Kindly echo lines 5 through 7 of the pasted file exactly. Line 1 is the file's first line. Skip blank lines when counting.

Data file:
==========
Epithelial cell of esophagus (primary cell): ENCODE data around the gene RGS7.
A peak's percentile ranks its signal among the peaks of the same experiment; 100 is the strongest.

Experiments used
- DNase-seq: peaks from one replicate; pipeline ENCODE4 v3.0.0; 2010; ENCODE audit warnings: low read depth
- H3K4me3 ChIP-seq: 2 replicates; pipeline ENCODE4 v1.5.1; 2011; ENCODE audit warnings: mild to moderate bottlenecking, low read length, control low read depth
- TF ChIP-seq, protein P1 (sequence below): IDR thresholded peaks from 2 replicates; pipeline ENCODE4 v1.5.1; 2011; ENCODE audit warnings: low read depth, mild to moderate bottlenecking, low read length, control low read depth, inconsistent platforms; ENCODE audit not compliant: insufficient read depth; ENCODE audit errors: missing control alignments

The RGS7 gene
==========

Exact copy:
- H3K4me3 ChIP-seq: 2 replicates; pipeline ENCODE4 v1.5.1; 2011; ENCODE audit warnings: mild to moderate bottlenecking, low read length, control low read depth
- TF ChIP-seq, protein P1 (sequence below): IDR thresholded peaks from 2 replicates; pipeline ENCODE4 v1.5.1; 2011; ENCODE audit warnings: low read depth, mild to moderate bottlenecking, low read length, control low read depth, inconsistent platforms; ENCODE audit not compliant: insufficient read depth; ENCODE audit errors: missing control alignments

The RGS7 gene